Visualization of Data 2: Why Visualize?

Why do we need images? Why can't we just create a data table and write a bunch of words to explain our conclusions? We've heard it said, "A picture is worth a thousand words," but what does that really mean?

It's virtually impossible to get through a formal education without encountering hundreds of graphs, tables, diagrams, and photos intended to convey information. For that matter, we encounter visual displays of information everywhere - in our prescription medication literature, in political discourse, and even in our games. Yet both in my careers as a scientist and as a teacher, I've found that many of us are unable to read a graph correctly, and even less able to create one.

Table.JPG

As a reader, you probably appreciate when an author makes something so clear that you cannot doubt their methods or conclusions. As a writer, your goal is to give your reader that experience.

Consider the data table at the right. As a means of recording and processing data, tables are great. From this table, we can observe what's being measured, the precision of the measurements, and what order they were measured in. For independent and dependent variable data, tables are usually sorted by the independent variable (x), but maybe there's something special the author wanted to convey about the order in which the measurements occurred. From looking at these data, you may be able to see that there's some kind of an increasing trend - the dependent variable is generally trending upward as the independent variable increases. However, to see outliers, or to determine a mathematical trend, a table is virtually useless. Check out this x,y-scatterplot of the same data:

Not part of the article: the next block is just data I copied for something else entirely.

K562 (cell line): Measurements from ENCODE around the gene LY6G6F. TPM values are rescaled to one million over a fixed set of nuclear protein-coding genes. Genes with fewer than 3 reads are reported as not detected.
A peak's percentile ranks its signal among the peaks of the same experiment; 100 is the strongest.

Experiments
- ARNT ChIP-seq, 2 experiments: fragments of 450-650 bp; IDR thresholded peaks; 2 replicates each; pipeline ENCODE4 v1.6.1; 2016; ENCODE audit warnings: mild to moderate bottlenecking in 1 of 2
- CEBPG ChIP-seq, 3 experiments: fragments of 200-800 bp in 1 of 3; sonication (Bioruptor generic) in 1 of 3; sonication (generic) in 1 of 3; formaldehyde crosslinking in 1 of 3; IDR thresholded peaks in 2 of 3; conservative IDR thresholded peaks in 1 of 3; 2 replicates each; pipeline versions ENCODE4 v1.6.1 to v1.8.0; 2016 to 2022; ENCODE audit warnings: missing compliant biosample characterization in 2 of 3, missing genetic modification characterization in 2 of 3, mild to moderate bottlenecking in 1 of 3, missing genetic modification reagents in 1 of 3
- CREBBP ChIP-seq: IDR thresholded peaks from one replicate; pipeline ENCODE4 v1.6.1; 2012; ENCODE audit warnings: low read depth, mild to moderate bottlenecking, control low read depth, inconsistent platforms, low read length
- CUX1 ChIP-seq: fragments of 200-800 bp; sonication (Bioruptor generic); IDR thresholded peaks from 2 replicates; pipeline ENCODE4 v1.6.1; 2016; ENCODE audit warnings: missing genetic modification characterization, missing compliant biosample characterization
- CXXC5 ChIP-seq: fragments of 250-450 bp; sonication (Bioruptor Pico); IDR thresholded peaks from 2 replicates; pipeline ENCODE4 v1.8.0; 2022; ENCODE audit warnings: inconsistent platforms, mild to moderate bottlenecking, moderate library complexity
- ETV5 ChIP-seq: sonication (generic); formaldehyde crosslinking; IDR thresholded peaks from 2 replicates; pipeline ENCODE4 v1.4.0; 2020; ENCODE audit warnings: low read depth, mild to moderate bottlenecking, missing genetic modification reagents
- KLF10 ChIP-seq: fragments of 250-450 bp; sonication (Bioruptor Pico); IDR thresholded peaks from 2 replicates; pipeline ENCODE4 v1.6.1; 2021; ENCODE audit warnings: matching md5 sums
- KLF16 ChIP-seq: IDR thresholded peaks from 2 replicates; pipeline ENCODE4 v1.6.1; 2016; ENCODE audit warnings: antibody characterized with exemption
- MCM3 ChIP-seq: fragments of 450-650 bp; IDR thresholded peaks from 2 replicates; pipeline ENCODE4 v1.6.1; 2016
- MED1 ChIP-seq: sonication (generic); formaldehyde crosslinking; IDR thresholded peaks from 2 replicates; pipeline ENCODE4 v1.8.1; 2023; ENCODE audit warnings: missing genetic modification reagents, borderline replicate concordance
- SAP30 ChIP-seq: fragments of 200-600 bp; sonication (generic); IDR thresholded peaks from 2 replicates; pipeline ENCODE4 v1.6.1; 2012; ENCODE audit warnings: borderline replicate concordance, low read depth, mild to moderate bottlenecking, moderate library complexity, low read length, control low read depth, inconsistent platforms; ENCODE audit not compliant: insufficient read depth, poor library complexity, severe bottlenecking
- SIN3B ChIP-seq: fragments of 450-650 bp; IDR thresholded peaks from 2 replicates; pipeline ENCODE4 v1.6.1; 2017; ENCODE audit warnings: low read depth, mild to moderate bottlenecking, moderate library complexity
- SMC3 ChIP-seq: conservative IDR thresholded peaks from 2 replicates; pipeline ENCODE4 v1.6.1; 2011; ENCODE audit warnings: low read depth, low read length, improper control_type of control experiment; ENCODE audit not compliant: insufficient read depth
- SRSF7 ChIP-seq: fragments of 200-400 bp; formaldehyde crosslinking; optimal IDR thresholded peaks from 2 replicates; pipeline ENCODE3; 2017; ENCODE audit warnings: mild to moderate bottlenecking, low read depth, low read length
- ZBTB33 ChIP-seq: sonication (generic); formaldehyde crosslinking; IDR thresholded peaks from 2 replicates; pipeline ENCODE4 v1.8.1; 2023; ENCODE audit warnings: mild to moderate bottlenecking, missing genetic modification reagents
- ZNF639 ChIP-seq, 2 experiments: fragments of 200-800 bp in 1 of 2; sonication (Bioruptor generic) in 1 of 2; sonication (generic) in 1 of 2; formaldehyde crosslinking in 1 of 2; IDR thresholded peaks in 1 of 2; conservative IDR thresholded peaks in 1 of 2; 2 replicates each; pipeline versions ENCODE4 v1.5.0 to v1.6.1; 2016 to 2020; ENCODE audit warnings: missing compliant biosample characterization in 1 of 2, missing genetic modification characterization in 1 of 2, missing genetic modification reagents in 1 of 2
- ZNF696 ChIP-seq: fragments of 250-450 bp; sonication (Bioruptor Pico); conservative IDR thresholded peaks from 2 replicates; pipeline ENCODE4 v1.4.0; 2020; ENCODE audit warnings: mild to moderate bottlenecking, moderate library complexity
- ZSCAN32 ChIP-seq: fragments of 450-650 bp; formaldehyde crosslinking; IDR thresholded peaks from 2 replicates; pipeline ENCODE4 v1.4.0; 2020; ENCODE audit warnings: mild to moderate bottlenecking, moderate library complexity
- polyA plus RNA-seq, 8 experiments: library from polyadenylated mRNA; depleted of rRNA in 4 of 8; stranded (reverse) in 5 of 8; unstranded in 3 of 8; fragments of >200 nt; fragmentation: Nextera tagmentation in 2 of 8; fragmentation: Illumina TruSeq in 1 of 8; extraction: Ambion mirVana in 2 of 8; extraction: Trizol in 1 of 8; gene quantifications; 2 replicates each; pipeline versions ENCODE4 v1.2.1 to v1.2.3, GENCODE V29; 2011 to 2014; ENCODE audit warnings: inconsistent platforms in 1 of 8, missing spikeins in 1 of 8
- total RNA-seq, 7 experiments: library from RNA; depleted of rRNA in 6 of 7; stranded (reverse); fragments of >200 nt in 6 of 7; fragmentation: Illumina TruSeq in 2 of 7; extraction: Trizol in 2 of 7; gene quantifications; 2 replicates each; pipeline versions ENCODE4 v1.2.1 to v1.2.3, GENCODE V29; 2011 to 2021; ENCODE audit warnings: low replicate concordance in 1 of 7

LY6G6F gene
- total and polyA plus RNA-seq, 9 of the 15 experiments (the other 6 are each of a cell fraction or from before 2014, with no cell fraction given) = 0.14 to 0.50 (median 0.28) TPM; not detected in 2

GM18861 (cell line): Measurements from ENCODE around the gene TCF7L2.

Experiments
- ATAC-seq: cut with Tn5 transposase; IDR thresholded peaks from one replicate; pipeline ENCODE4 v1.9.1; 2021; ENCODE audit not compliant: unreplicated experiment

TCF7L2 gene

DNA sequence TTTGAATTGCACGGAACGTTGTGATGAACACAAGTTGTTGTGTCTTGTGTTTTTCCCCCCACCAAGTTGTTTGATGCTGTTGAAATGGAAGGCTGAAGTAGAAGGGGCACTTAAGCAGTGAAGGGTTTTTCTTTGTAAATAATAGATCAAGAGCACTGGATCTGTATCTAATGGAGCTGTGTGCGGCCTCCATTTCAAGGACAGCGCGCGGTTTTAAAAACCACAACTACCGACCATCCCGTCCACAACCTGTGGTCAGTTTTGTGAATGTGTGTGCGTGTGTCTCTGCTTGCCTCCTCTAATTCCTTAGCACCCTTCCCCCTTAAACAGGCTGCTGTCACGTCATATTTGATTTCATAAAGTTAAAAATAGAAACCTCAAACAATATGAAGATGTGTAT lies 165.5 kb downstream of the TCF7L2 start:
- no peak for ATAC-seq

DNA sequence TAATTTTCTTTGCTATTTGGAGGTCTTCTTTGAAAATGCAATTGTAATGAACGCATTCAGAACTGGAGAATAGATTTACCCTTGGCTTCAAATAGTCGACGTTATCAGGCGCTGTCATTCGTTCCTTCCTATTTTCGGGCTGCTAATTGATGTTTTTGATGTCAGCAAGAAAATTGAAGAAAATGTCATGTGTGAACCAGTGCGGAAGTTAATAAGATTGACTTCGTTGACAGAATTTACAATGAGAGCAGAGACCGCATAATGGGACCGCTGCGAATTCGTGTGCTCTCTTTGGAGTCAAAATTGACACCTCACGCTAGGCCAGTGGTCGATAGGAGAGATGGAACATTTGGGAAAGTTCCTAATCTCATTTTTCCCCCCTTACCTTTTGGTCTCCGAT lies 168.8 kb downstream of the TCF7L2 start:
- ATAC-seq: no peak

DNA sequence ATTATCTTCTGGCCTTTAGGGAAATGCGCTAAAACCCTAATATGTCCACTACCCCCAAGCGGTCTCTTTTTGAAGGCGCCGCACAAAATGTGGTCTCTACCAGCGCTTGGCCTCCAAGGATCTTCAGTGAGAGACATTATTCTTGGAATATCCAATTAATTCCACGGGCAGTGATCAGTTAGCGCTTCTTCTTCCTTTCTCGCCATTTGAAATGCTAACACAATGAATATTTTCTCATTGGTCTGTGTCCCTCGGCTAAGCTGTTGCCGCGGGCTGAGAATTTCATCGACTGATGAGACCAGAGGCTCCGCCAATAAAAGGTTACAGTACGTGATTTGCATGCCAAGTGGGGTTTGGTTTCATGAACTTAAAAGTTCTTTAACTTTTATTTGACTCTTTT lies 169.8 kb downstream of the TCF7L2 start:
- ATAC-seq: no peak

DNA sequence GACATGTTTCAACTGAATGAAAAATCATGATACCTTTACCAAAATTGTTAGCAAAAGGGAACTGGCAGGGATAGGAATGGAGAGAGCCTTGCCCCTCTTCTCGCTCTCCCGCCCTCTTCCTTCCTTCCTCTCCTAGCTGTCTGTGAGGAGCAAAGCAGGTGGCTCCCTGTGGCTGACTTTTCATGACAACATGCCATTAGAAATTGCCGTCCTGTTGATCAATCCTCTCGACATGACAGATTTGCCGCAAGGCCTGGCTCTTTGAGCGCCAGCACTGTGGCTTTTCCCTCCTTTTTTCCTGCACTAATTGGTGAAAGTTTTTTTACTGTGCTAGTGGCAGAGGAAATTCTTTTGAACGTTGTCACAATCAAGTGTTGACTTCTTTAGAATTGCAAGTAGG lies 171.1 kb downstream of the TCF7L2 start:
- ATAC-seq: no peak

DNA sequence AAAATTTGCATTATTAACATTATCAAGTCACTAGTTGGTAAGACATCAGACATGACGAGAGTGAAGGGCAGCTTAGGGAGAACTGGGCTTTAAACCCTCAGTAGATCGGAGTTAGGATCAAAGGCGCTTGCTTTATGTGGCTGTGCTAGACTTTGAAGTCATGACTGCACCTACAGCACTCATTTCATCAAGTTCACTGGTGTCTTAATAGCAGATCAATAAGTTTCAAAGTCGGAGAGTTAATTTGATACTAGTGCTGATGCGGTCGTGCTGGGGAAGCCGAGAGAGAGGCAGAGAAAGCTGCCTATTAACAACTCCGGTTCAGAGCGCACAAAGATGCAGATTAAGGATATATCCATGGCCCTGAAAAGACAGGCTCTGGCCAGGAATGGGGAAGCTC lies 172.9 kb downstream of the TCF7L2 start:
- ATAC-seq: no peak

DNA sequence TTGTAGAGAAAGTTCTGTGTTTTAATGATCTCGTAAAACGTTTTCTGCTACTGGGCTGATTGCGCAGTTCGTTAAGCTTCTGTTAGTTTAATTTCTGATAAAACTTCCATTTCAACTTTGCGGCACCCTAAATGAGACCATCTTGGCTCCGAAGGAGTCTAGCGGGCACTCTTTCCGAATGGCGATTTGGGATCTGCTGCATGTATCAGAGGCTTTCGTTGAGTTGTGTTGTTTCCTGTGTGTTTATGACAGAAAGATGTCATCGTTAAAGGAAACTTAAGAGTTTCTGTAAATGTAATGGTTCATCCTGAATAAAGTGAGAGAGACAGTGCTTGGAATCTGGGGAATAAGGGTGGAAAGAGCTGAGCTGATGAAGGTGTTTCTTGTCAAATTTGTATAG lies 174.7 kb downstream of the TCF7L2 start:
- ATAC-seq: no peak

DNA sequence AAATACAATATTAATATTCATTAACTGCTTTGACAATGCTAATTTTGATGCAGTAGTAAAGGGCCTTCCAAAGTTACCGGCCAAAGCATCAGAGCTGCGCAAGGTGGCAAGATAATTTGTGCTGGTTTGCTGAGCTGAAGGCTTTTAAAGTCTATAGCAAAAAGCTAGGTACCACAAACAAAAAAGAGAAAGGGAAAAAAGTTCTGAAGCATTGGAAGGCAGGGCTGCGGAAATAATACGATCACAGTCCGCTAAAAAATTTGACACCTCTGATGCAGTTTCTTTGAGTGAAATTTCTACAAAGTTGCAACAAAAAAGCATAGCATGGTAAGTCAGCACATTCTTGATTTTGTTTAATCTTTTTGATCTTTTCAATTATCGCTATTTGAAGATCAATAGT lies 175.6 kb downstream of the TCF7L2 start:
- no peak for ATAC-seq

Scatterplot.JPG

With a graph, you can see that there are two obvious outliers. Although you'll need to run statistical tests to determine whether these points fall within your acceptable margin of error, at least now you know which points to test. The data trend is also obvious, and the calculated equation and R-squared values give you something you can use to describe the data's trend.

 

There are a couple of other things to notice about this graph. The axes are labeled, the title is in Y vs. X format, which is the appropriate format for the title of a scatterplot, and the axis labels have the same number of decimal places as the data points. Without the words on the graph, it could be a graph of anything; the words give the image meaning. As a teacher, I used to tell the students that their graph was obscene if it had no labels; NO NAKED GRAPHS!